In the ArtReview article, Trevor Paglen, the author, Oliver Basciano, has a deep and detailed interview with the American artist, geographer, and journalist, Trevor Paglen. In this interview, Basciano is fascinated by Paglen’s art and his subject matter about the property owned by the government or the state to control and monitor the public, taking large-formatted photographs of baseball stadiums, surveillance bases, and even the moon with drones. Paglen even learned how to dive in the ocean just to be able to take photographs of the transatlantic cables that connect the Internet. Therefore, Basciano asks question about Paglen’s perspective on politics, power, art in marketing, and art’s future in technology to have better idea of what his mission truly was when taking these photographs.
Basciano starts off the first part of the interview straight and to the point. He asks Paglen, about power and politics. In a sense, this would probably be my first set of questions as well, because I would want to know what he thinks about art, activism, and government. Paglen says that the point of his art is not about “standing up to power(government)”, that is basically just an end result when the audience sees the era of History we live in. He goes on to say that his activism is political in the sense that his art gives attention to one subject matter over another. As the interview goes on, Paglen gives a description what he thinks power really is. To him, it is not government; it is just a system that we are all a part of. He says that power is basically “trying to do things in the world”. I think of this “power” when seeing Paul McCarthy wanting to offend people with his Buttplug Santa.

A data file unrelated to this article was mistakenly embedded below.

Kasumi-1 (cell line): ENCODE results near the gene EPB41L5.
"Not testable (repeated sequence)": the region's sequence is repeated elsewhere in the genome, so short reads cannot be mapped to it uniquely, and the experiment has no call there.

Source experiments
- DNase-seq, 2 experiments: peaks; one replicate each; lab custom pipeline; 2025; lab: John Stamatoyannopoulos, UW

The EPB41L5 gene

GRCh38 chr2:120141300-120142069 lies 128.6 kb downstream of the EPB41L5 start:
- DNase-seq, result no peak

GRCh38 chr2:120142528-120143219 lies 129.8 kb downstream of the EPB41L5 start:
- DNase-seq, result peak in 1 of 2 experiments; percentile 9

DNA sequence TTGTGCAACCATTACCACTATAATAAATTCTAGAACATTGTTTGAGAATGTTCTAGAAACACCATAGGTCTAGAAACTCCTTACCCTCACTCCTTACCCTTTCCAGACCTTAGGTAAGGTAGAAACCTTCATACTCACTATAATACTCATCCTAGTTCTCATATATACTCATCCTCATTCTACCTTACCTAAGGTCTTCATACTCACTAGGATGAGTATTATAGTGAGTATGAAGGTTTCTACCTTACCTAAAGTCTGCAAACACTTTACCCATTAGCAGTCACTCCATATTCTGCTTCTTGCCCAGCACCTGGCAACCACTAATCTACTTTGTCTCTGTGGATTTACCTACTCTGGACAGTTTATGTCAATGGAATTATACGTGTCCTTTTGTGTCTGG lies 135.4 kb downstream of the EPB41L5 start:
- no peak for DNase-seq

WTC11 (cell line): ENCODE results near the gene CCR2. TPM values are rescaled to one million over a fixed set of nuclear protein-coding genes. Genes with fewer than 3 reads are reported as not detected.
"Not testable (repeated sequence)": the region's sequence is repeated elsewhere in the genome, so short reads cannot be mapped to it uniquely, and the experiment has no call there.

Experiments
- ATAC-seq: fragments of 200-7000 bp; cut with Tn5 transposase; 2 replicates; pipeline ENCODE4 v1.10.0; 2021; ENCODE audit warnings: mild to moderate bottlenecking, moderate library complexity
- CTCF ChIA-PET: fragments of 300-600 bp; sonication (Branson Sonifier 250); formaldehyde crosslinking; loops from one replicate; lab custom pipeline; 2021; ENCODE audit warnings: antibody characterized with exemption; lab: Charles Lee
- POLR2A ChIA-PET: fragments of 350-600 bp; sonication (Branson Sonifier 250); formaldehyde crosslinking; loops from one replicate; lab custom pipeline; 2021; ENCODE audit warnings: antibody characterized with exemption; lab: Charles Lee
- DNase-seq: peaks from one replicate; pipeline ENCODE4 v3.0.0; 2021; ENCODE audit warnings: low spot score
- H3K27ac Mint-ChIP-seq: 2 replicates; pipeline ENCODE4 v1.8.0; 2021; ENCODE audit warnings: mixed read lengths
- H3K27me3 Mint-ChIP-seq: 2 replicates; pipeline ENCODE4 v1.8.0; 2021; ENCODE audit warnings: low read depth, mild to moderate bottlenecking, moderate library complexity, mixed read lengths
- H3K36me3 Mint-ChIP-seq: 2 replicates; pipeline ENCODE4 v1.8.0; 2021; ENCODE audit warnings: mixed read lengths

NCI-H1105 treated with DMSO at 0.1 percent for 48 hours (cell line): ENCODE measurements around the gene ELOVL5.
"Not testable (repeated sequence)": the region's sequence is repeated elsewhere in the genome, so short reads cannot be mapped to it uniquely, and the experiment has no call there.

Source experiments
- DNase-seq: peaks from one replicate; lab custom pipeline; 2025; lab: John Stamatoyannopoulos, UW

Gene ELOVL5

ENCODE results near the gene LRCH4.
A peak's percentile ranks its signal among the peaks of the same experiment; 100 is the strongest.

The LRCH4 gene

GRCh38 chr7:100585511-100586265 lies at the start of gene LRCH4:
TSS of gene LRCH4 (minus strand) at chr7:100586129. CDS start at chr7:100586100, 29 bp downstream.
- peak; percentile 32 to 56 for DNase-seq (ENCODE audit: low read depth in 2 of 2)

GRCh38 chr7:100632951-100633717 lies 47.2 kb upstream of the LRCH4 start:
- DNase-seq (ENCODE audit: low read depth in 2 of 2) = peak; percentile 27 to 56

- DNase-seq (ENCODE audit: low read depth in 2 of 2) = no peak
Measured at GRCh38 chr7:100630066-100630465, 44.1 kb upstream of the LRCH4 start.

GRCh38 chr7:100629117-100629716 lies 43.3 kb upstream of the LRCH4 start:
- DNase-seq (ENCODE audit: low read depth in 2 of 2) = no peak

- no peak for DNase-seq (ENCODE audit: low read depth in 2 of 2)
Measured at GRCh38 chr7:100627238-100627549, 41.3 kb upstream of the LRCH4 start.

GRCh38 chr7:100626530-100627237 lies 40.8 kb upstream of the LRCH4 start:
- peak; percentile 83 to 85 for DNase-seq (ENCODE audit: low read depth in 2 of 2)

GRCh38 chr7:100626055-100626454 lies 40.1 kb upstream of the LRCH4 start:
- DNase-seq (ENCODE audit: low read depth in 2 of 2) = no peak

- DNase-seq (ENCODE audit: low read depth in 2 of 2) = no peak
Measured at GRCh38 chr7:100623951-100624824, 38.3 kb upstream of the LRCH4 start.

The second part of the interview is Basciano asking him questions about the balance between art and business. Paglen says that we still barely use technology as a means of business. He says that inefficiency comes from the marketers being art historians, critics, etc. that do not understand marketing tactics. I think his point is somewhat true because of the fact not many are using art for business. One of the only people that use art as a brand and marketing tactic is Takashi Murakami. One example would be from his 13 year collaboration with Louis Vuitton.
Trevor Paglen, National Security Agency Surveillance Base, Bude, Cornwall, UK, 2014, c-print, 122 × 163 cm. Courtesy the artist; Metro Pictures, New York; and Altman Siegel, San Francisco